BRITAIN'S NORTHERN Ireland secretary of state Peter Hain warned the north's political parties that there was not "a cat in hell's chance" of extending the 25 March deadline for forming a power-sharing executive.
He said that any extension of the deadline would require him to introduce new emergency legislation to prevent the immediate shutdown of Stormont.
"There's not a cat in hell's chance of me doing that or even if I tried it of Parliament accepting it. It's simply a fantasy to think that fresh emergency legislation will be brought forward when the whole process was established by emergency legislation only a few months ago."
Mr Hain said if no deal was reached on 26 March, Stormont was likely to remain closed at least until 2009.
He added that recent remarks by SDLP leader Mark Durkan and some DUP backbenchers suggesting that the deadline could be postponed reflected a lack of understanding of the legislation that followed last year's talks at St Andrews.
"This legislation is like no other legislation since the Good Friday agreement. It closes Stormont down. Stormont doesn't go into limbo, it closes down. If it dissolves on 26 March, it doesn't allow Stormont to come back without a fresh election," he said.
He warned politicians in the North that, if they believe that the March deadline is flexible and that they can gain advantage by stalling the talks, they are mistaken.
Speaking in Washington, where he has been briefing the Bush administration and US legislators on the political situation in the North, Mr Hain also said that this week's statement by Newry police chief Bobby Hunniford praising Sinn Féin for its co-operation over the murder of taxi driver Stíofán Loughran showed that the party was fulfilling its commitment to support the PSNI.
Secretary Hain also announced that he intends to attend the Ireland v England rugby match in Dublin's Croke Park next weekend.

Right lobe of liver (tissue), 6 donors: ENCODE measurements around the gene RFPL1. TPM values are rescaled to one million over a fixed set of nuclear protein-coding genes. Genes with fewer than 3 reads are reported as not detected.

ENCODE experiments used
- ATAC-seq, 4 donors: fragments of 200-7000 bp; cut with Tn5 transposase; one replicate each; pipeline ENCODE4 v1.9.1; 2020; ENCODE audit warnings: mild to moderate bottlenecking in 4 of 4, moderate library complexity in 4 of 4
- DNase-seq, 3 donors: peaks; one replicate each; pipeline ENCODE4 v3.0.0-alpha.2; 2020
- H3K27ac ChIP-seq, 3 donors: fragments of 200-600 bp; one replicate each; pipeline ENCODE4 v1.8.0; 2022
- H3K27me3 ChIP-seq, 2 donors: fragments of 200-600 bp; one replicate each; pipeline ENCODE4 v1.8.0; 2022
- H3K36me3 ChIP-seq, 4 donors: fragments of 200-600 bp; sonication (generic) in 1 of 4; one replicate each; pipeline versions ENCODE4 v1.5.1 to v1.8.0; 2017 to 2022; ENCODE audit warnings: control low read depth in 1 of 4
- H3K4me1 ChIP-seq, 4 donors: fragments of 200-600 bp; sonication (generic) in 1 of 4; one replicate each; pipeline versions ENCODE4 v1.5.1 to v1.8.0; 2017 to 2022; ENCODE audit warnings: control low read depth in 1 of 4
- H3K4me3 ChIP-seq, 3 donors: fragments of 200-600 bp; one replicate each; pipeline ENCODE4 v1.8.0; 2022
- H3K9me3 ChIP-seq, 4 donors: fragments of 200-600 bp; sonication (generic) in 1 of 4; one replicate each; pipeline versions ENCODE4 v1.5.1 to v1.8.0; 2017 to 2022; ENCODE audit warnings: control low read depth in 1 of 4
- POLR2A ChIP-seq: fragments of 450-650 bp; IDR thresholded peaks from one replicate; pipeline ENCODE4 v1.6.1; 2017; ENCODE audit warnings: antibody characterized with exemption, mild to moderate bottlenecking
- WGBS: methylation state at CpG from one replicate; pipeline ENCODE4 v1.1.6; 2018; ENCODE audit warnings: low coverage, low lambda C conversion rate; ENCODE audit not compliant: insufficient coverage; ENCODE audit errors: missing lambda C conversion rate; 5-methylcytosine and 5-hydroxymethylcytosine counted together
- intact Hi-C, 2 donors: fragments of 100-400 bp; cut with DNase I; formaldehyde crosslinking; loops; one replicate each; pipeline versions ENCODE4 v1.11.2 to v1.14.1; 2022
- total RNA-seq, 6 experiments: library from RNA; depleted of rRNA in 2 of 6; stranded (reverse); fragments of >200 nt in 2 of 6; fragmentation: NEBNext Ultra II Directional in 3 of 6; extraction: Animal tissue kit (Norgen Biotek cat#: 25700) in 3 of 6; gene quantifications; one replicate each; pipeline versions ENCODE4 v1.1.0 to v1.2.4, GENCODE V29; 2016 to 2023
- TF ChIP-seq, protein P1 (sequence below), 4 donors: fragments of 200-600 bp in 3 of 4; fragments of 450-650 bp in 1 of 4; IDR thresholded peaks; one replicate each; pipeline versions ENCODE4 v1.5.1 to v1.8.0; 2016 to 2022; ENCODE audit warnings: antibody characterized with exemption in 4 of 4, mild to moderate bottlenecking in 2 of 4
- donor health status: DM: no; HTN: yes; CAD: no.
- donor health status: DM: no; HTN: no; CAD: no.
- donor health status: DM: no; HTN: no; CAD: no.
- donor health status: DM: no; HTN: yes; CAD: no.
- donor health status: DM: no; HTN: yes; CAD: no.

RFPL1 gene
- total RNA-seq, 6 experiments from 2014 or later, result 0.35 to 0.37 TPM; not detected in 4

The British government is considering making a symbolic gesture to mark the killing of 14 civilians by British security forces at Croke Park in 1920, at the height of the Anglo-Irish war of Independence.
"That's being considered and discussed, the question of marking it. But my very presence there marks it. I've never been to Croke Park. I don't think any other British secretary of state or cabinet minister has been there. That is marking it in itself. If people want me to do something else while I'm there, well then I'll obviously think about it," Mr Hain said.
Mr Hain declined to speculate on the nature of a possible act of commemoration or if it would involve laying a wreath in memory of those who were murdered.
He said that both the British and Irish governments believed his attendance at next week's game was significant.
"The Taoiseach has invited me personally. The prime minister has asked me to go and I've changed my diary with some difficulty to attend. And I'm looking forward to it, backing Ireland to beat England," he said.
The Croke Park shootings took place on 21 November 1920, known as Bloody Sunday, hours after the IRA, led by Michael Collins, assassinated 14 British agents and informers.
British security forces converged on Croke Park with the declared intention of searching male spectators as they left a Gaelic football match between Dublin and Tipperary.
Police began firing at the crowd inside the stadium, killing seven people immediately and fatally wounding five more. In the panic that followed, two people were trampled to death by the crowd. (IAIS)
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